Priory sees huge rise in people inquiring about treatment for stress and alcohol addiction
- 70% increase in a year in those inquiring about stress treatment
- 150% increase on the same period two years ago
- People are “numbing” or self-medicating their emotions with alcohol, with a 55% year-on-year increase in addiction treatment inquiries
Priory experts are seeing a significant rise in inquiries about treatment for stress and alcohol addiction – and are preparing for a further “tsunami” of cases amid concerns about financial hardship, job insecurity and relationship breakdowns.
Latest data from the Priory, which runs a network of independent mental health facilities across the UK, reveals a 70% increase in inquiries about private treatment for stress.
Priory recorded the increase throughout the first nine months of 2022, compared to the same nine-month period in 2021. The increase is even greater when compared with 2020, with inquiries up a massive 150% on the same period two years ago.
Experts say increasing numbers of people experiencing stress are “self-medicating” with alcohol. Inquiries about alcohol addiction treatment have jumped 55% compared with the same period last year, and are 75% higher than the same period in 2020.
Priory consultant psychiatrist Dr Natasha Bijlani, a leading expert in stress based at Priory’s Roehampton Hospital in London, says: “These trends are alarming. Many people’s mental health deteriorated during the pandemic, and that stress never really went away. So, the cost-of-living crisis, coming in the wake of the pandemic, is proving even more detrimental, with people often feeling a sense of paralysis when making even minor financial decisions. Many of my patients say they experience physical and mental symptoms of stress daily.
“We know that for many people stress can lead to addiction, as people turn to unhealthy coping strategies.”
With Christmas, housing and food costs, and job insecurity fuelling financial worries, experts at the Priory have urged people to talk about their mental health, and to seek support.
Dr Bijlani said: “While financial worries are very real, there are some things you can do to manage your mental health. Just as we need to make sensible decisions when managing our finances, like switching energy provider or consulting a mortgage adviser, we all need to take steps to look after mental health. Talk to someone and seek out your GP if needed. Seeking action early can prevent mental health problems building.”
Dee Johnson, psychotherapist at Priory’s Chelmsford Hospital, urged people to reconsider their alcohol intake: “It is important to remember that what our body absorbs affects our moods, and alcohol has a big impact (not just the obvious hangovers) as the effects of regular daily drinking creep up on us. Everything is connected, so getting sluggish and feeling rough has a knock-on effect on our emotions, motivation, and self-esteem, which in turn means we struggle with being able to ‘connect’, we feel agitated and depressed, and this can really have a negative impact on everything – our work, relationships, lifestyle, health (mental and physical) and sleep.”
Advice for managing stress:
Dr Bijlani says: “What do you have control over? What can you realistically do to improve your financial situation, say? Sometimes we can control part of a problem, but not all of it, and while it can be difficult to stop ruminating about things you can’t control, recognising where you do have control – and where you don’t – can be useful. Take action where you can and focus on the smaller things to start with. Schedule a time every month, or week, to review your spending, for example, and how you might handle it differently. Avoid ‘doom-scrolling’ on your phone. Stress is depleting and chronic stress even more so.”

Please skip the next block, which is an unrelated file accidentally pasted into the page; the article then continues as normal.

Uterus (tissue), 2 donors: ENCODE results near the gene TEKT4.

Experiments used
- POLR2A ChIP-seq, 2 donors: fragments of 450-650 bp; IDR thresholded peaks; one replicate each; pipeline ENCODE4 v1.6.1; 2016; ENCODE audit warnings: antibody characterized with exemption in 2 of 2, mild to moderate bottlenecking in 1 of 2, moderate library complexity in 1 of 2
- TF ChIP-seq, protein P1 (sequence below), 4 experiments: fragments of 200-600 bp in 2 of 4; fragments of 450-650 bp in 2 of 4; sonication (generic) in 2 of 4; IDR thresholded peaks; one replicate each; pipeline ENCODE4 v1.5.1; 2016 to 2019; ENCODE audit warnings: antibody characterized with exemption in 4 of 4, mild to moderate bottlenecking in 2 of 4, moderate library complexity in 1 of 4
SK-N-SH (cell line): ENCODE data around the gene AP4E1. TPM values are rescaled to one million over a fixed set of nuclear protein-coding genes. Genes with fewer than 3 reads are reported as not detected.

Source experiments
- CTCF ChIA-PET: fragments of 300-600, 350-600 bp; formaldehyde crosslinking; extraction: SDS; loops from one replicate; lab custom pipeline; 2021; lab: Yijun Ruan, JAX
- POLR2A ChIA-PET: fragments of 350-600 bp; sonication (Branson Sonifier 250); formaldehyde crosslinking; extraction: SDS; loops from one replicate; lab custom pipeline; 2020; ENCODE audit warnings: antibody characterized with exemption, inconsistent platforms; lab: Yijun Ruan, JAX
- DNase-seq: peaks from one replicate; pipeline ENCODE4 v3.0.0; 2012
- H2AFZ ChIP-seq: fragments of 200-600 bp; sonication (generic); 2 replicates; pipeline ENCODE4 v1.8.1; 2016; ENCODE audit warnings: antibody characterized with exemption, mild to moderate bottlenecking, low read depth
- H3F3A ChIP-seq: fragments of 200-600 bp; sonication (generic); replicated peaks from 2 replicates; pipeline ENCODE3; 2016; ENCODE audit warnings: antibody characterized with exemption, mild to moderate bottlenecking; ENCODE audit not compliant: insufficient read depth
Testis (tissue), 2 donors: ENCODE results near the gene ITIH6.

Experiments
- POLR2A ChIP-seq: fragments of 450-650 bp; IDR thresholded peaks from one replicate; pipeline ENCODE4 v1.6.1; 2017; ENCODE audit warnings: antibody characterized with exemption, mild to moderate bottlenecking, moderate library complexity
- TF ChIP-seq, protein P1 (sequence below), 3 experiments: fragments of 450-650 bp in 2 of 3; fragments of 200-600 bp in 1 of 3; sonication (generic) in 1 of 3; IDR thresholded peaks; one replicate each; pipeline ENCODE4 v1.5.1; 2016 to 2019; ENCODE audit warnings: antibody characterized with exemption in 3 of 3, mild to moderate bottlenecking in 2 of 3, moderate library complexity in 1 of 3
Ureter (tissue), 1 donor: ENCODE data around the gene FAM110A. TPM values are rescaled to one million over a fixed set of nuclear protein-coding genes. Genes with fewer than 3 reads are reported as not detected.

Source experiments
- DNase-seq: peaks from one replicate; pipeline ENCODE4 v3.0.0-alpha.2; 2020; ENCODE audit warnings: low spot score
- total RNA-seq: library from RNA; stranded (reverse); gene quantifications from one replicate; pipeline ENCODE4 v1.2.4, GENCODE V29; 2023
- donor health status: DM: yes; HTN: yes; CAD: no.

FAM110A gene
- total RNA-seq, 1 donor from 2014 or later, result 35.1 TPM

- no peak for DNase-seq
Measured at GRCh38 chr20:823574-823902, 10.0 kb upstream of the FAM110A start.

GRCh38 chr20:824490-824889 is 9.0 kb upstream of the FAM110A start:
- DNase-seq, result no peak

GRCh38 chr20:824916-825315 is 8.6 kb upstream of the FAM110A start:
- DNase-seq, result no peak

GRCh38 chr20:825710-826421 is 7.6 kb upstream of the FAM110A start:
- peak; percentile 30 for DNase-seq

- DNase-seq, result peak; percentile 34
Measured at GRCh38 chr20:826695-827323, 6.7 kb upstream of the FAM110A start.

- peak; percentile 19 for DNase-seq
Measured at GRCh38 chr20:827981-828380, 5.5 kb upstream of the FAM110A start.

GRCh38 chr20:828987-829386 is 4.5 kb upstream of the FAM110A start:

Reduce Christmas drinking
“Excessive alcohol, eating, spending, or smoking are all unhealthy coping strategies. If you can cut back or even eliminate alcohol this Christmas, you will notice a huge difference. Alcohol is expensive, especially if consumed in restaurants or bars. It’s also a depressant and can heighten anxiety. For those who drink regularly, incrementally higher amounts of alcohol will need to be consumed to achieve the same pleasurable state, which can lead to dependence and long-term mental health issues such as depression and anxiety”.
Control your breathing
“When people get anxious, they take shallow breaths which can worsen stress. Be mindful of your breathing technique and take time, even just a few minutes, on a daily basis to breathe deeply and slowly so that it becomes a regular habit. There are many resources to learn relaxation techniques including the free NHS-approved app My Possible Self.”
“Keep up with physical exercise and connect with people. You have the ability to manage your thoughts and actions. You can’t avoid stress, but you can try and manage it. Try to take control and actively reduce levels of stress hormones in your body, by making time to regularly engage in pleasurable activities and hobbies, which may include cooking, exercising, listening to or playing music as these can help distraction by engaging other senses.”
“There are tools out there to help you manage anxiety and stress, but if you’re really struggling, always talk to your GP and seek out professional advice. GPs won’t typically prescribe medication for moderate stress, but severe chronic stress might warrant a prescription drug and also talking therapy.”
Priory is the UK’s leading independent provider of mental health services, supporting more than 25,000 people every year, for more than 70 different conditions, across more than 300 facilities nationwide.
A free, NHS endorsed app, My Possible Self, created in partnership with Priory, offers a range visual and audio exercises to help manage mental health.
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